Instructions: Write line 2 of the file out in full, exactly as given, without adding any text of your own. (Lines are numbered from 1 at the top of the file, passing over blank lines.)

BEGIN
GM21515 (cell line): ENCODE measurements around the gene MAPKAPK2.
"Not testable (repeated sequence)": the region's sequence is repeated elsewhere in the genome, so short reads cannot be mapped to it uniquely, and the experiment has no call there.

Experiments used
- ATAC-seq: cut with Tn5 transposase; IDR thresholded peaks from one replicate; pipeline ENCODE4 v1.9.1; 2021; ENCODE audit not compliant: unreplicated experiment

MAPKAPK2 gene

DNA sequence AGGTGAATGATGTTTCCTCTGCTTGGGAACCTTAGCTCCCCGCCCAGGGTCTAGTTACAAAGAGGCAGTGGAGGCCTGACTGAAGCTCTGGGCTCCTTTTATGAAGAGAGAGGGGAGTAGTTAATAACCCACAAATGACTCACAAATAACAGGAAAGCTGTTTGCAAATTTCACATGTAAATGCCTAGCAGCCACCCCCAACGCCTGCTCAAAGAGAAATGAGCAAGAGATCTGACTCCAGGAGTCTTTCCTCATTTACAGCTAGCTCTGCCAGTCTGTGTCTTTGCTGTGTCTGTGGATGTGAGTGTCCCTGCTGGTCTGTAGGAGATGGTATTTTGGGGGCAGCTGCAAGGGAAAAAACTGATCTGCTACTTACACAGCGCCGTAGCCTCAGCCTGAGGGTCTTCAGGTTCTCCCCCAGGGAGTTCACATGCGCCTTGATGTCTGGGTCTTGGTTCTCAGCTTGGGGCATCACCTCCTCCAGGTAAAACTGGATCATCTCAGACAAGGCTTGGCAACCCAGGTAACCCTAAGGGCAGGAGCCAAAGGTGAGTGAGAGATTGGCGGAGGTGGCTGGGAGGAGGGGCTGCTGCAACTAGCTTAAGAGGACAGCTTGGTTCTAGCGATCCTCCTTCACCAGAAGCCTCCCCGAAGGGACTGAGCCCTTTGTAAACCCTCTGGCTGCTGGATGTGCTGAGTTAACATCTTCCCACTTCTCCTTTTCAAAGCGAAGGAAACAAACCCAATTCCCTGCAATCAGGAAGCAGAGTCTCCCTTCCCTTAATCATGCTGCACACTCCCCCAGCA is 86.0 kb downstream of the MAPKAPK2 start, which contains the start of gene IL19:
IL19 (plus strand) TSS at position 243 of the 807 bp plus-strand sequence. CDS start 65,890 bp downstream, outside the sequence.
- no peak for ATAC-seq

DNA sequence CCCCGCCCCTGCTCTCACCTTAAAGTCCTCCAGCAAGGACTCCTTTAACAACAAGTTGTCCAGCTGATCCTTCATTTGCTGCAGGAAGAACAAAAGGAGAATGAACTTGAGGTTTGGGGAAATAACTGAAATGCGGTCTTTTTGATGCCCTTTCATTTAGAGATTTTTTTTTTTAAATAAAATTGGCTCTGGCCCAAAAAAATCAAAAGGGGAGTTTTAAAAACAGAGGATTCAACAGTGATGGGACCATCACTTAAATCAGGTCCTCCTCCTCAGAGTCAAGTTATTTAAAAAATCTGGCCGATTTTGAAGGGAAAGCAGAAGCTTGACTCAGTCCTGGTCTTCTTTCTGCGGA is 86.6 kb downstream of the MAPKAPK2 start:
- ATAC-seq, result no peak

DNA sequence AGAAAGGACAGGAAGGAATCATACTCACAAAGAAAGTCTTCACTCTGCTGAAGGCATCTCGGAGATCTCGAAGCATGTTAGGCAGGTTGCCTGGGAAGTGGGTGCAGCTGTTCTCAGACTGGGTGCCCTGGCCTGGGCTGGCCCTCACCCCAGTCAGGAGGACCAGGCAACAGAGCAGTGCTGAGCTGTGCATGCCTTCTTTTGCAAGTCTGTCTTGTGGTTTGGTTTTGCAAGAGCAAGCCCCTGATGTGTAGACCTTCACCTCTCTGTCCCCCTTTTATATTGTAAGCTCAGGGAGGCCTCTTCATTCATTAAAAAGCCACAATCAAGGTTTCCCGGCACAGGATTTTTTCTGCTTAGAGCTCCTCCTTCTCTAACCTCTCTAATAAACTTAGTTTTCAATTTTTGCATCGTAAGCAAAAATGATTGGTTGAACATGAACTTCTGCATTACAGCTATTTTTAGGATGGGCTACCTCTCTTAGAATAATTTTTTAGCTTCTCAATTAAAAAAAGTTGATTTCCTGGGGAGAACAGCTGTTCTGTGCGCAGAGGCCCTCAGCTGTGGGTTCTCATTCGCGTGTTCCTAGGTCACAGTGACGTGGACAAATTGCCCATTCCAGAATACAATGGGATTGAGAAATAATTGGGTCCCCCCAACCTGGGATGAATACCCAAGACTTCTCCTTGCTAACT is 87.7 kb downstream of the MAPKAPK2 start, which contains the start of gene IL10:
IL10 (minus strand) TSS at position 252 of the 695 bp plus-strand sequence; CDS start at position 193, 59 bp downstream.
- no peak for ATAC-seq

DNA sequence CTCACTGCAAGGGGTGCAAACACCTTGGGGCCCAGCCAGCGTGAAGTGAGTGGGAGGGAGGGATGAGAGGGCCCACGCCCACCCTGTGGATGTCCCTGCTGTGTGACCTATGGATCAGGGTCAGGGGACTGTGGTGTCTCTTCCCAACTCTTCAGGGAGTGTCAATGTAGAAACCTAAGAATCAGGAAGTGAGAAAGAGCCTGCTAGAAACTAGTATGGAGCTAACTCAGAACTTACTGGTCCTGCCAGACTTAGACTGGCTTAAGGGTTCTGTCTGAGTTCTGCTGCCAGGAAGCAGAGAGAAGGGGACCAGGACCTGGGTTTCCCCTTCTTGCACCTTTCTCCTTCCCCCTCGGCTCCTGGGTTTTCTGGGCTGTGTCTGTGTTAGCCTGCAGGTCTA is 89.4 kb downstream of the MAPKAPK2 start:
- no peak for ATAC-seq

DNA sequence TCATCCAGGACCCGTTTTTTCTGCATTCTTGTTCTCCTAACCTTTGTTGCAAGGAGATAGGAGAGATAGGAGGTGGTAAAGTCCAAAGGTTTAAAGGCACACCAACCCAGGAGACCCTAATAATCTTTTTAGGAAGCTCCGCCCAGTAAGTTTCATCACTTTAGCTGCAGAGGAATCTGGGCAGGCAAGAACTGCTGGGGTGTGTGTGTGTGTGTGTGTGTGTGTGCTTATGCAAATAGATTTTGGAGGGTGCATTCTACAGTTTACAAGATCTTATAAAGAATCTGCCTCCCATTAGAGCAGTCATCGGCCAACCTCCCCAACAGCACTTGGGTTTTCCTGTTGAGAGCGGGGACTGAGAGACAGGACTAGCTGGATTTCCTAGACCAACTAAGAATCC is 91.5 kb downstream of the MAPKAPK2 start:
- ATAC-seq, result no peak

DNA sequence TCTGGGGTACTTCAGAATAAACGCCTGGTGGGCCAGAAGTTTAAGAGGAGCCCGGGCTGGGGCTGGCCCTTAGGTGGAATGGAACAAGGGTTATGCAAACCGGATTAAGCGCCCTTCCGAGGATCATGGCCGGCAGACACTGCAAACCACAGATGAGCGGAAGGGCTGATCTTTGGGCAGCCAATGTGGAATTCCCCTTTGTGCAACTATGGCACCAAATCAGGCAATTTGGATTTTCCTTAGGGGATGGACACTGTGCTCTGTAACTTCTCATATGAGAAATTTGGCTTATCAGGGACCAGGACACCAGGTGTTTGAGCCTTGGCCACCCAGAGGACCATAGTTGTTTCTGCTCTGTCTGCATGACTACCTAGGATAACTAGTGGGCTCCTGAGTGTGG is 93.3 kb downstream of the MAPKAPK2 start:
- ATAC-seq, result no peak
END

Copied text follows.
"Not testable (repeated sequence)": the region's sequence is repeated elsewhere in the genome, so short reads cannot be mapped to it uniquely, and the experiment has no call there.